The most common food allergies to keep in mind
More than 50 million Americans are affected by food allergies and children are particularly prone to them. You probably know a few people, who belong to this group if you aren’t a sufferer yourself. Here is a short introduction to the most common types to watch out for, as well as tips on handling product labels.
What causes food allergies?
An allergy is nothing more than a little “glitch” of the immune system. While it normally keeps us healthy by fighting off dangerous substances, some foods might trigger the protective reaction and cause it to overreact in response to a perfectly safe ingredient.
In the extreme case, exposure to an allergen might lead to a life-threatening condition called anaphylactic shock, or anaphylaxis. Most recognize difficulties with breathing, swelling and dizziness as the main symptoms; these are caused by a sudden drop in blood pressure. If you or someone you know is experiencing these symptoms, seek medical attention immediately.
Fortunately, almost 90% of all food allergies are caused by a relatively short list of ingredients. Here are “the big eight” allergens to take into account.
Peanut allergy takes the first place in terms of prevalence.
Oysters and mussels, shrimps and scallops, clams and lobsters – all of these fine mollusks tie for the second place on the list of the big eight.
Milk proteins, like lactose, are another well-known sensitive ingredient and cow milk is the main offender. It is most common among children: with 2-3 percent of little ones under the age of three have a milk allergy, though most outgrow it later on.
Egg allergy is similarly prevalent among children, who react to the proteins in the egg whites or the egg yolk.
5. Tree nuts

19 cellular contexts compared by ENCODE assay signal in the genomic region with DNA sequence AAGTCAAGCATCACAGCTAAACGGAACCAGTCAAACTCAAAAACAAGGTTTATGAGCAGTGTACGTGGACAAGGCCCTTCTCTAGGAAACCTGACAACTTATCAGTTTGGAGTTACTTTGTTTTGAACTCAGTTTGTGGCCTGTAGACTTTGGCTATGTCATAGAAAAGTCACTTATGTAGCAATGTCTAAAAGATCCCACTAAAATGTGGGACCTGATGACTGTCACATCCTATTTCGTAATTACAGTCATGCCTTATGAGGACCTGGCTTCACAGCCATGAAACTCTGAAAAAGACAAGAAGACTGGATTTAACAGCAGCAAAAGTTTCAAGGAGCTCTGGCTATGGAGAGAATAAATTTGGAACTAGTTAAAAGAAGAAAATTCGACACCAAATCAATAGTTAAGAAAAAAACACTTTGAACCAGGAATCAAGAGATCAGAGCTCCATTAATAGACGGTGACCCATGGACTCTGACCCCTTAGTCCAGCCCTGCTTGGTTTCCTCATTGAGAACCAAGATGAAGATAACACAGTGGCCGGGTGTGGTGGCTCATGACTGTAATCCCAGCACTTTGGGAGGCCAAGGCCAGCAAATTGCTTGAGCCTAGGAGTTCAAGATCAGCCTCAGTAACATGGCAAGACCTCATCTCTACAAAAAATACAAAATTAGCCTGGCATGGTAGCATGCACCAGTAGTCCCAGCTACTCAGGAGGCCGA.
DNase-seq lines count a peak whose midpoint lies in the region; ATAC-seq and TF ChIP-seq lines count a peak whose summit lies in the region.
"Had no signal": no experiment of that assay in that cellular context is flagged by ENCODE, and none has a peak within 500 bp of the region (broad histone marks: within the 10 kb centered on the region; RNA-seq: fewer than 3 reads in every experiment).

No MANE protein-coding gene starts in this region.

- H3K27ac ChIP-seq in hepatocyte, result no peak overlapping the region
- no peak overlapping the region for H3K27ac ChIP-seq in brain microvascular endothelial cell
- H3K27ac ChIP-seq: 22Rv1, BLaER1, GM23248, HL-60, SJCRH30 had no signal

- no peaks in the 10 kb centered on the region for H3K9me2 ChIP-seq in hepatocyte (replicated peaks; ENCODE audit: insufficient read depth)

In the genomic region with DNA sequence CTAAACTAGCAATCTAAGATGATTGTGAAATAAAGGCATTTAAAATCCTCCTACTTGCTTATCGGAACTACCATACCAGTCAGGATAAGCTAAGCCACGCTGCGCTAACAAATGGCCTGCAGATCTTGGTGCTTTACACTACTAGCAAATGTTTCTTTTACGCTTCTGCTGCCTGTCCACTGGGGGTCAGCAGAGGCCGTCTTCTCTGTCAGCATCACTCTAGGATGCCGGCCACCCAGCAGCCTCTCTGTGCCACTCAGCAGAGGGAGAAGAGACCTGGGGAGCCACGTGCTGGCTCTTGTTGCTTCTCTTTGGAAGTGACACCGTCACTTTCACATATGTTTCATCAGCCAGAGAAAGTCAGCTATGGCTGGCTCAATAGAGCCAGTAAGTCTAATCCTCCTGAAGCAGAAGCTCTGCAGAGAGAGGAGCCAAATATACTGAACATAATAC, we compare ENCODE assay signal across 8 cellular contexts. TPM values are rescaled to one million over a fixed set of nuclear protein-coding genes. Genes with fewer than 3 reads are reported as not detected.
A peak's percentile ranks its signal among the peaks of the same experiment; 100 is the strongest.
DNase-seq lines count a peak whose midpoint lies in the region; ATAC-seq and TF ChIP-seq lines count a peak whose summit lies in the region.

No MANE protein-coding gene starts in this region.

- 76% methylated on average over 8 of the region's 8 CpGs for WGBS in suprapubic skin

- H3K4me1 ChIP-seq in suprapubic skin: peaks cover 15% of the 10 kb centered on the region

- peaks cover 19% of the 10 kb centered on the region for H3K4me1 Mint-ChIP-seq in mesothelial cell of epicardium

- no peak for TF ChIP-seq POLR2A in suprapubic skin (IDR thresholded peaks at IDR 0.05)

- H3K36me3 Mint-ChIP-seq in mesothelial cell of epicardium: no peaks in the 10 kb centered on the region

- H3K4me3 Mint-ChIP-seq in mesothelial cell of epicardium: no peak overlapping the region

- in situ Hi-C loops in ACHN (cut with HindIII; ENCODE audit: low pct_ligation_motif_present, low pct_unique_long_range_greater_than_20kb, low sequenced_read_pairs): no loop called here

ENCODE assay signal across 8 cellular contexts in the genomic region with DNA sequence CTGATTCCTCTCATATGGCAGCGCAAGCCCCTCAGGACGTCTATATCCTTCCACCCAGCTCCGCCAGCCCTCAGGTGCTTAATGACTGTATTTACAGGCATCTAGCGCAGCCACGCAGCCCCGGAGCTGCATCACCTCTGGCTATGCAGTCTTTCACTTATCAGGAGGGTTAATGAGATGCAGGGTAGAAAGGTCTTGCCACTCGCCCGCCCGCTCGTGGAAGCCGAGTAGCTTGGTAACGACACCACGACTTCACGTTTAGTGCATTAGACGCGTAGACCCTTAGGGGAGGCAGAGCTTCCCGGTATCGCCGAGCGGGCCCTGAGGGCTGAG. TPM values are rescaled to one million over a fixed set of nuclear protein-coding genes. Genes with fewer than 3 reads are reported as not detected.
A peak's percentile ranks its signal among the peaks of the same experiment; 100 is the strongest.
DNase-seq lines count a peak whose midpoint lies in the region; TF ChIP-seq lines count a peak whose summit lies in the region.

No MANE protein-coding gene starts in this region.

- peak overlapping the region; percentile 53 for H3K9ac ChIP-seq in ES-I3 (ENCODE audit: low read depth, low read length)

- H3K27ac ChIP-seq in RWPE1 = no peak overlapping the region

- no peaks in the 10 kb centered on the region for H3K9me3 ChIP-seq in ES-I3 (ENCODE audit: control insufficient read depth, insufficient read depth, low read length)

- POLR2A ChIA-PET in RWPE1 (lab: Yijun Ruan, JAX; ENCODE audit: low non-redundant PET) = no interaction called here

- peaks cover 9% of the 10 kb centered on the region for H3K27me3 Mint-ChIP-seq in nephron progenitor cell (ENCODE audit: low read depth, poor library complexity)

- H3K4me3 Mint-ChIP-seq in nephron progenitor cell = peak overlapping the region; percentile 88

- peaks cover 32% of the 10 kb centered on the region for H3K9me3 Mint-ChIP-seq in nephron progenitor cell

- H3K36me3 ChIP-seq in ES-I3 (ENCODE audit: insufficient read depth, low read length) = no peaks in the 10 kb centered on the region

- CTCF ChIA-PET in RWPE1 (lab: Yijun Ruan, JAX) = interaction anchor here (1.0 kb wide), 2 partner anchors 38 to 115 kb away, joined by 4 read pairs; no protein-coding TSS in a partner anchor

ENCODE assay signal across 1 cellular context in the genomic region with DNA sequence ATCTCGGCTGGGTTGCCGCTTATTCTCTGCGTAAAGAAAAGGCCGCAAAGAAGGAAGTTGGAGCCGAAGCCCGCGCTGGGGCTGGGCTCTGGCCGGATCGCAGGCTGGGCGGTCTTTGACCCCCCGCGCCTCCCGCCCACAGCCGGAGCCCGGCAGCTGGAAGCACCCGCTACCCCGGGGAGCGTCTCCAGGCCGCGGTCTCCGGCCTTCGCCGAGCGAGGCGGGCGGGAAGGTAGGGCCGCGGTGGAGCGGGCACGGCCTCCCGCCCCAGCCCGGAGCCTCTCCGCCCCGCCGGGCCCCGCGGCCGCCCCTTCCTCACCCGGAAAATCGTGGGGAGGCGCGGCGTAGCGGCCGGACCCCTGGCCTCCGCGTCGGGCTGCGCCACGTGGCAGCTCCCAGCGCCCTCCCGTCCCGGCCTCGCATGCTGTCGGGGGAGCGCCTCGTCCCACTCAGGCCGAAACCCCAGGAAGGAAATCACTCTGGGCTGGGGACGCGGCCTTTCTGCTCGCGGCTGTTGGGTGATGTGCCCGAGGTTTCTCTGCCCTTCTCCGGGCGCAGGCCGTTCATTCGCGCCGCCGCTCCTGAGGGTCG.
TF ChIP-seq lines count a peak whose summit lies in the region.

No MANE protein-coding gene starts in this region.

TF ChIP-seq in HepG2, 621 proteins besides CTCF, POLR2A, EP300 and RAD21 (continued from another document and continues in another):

Almonds, cashews, pecans and pistachios are all examples of tree nuts. Since they grow differently, some people with a tree nut allergy can still eat peanuts.
People with a wheat allergy can eat bread and pastry, as long as it is made from a different grain. Though it might seem confusingly similar, celiac disease is not a gluten allergy, but rather an autoimmune disorder that affects the small intestine and requires a special gluten-free diet.
Compared to other ingredients on this list, fish is comparatively easier to avoid. You might even be able to enjoy other seafood, like shellfish, even if you have to avoid tuna, cod or salmon.
Soy allergy concludes this list: these beans are not only a part of soy milk and tofu; many other products contain it as well.
What does the label “May contain traces of…” mean?
It usually indicates that this food was processed or packaged in the same facility, or even using the same equipment. This creates potential for cross-contamination. The problem is that this label is not specific enough: it might be high risk or it may have no traces of the said allergen at all. However, this warning is particularly important for people with severe allergies.
Hidden allergens and how to avoid them
Processed foods are another tricky shopping item for an allergy sufferer. Improved labeling laws make it easier to track down exactly what is in the products lining the supermarket shelves. However, this also often means that you have to read these very closely. You might be surprised how often you can find peanuts, eggs, soy or milk on the list.
So speak with your guests, watch out for the big eight, and scrutinize the labels. This way, no food allergy will get in the way of a pleasant dinner.
Photo by Kelly Sikkema